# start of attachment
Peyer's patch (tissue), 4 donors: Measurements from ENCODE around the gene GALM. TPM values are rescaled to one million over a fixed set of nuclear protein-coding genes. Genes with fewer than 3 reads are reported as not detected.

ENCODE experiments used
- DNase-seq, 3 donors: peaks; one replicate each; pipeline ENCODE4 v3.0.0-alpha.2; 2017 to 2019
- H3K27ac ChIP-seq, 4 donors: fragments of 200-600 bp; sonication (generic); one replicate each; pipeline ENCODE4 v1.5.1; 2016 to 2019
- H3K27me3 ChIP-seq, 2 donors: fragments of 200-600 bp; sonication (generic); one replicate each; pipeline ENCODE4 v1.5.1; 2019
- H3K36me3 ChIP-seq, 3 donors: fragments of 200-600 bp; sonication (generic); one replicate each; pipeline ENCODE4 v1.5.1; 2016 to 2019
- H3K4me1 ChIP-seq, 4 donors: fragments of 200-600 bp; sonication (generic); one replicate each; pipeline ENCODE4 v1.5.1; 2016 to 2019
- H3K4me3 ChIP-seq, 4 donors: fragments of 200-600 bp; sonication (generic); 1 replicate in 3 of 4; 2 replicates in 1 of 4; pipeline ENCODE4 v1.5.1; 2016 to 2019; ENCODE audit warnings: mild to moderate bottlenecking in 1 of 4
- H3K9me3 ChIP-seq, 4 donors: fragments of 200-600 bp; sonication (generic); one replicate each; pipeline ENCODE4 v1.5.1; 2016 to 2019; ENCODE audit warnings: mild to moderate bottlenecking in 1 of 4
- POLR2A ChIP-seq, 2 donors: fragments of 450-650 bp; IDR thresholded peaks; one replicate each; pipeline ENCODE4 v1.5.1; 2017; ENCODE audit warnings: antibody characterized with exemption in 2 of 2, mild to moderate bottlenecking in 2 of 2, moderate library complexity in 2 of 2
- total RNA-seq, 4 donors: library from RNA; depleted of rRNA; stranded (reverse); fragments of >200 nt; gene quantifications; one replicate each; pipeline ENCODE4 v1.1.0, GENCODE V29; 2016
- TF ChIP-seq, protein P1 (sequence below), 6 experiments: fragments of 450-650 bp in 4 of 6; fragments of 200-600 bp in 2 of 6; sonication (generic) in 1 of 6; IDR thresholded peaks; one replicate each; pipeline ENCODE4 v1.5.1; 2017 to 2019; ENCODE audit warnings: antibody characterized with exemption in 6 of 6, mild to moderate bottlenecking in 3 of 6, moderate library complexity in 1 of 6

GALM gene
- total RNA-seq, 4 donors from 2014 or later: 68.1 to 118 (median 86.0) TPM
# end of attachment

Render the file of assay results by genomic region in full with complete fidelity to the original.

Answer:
Peyer's patch (tissue), 4 donors: Measurements from ENCODE around the gene GALM. TPM values are rescaled to one million over a fixed set of nuclear protein-coding genes. Genes with fewer than 3 reads are reported as not detected.

ENCODE experiments used
- DNase-seq, 3 donors: peaks; one replicate each; pipeline ENCODE4 v3.0.0-alpha.2; 2017 to 2019
- H3K27ac ChIP-seq, 4 donors: fragments of 200-600 bp; sonication (generic); one replicate each; pipeline ENCODE4 v1.5.1; 2016 to 2019
- H3K27me3 ChIP-seq, 2 donors: fragments of 200-600 bp; sonication (generic); one replicate each; pipeline ENCODE4 v1.5.1; 2019
- H3K36me3 ChIP-seq, 3 donors: fragments of 200-600 bp; sonication (generic); one replicate each; pipeline ENCODE4 v1.5.1; 2016 to 2019
- H3K4me1 ChIP-seq, 4 donors: fragments of 200-600 bp; sonication (generic); one replicate each; pipeline ENCODE4 v1.5.1; 2016 to 2019
- H3K4me3 ChIP-seq, 4 donors: fragments of 200-600 bp; sonication (generic); 1 replicate in 3 of 4; 2 replicates in 1 of 4; pipeline ENCODE4 v1.5.1; 2016 to 2019; ENCODE audit warnings: mild to moderate bottlenecking in 1 of 4
- H3K9me3 ChIP-seq, 4 donors: fragments of 200-600 bp; sonication (generic); one replicate each; pipeline ENCODE4 v1.5.1; 2016 to 2019; ENCODE audit warnings: mild to moderate bottlenecking in 1 of 4
- POLR2A ChIP-seq, 2 donors: fragments of 450-650 bp; IDR thresholded peaks; one replicate each; pipeline ENCODE4 v1.5.1; 2017; ENCODE audit warnings: antibody characterized with exemption in 2 of 2, mild to moderate bottlenecking in 2 of 2, moderate library complexity in 2 of 2
- total RNA-seq, 4 donors: library from RNA; depleted of rRNA; stranded (reverse); fragments of >200 nt; gene quantifications; one replicate each; pipeline ENCODE4 v1.1.0, GENCODE V29; 2016
- TF ChIP-seq, protein P1 (sequence below), 6 experiments: fragments of 450-650 bp in 4 of 6; fragments of 200-600 bp in 2 of 6; sonication (generic) in 1 of 6; IDR thresholded peaks; one replicate each; pipeline ENCODE4 v1.5.1; 2017 to 2019; ENCODE audit warnings: antibody characterized with exemption in 6 of 6, mild to moderate bottlenecking in 3 of 6, moderate library complexity in 1 of 6

GALM gene
- total RNA-seq, 4 donors from 2014 or later: 68.1 to 118 (median 86.0) TPM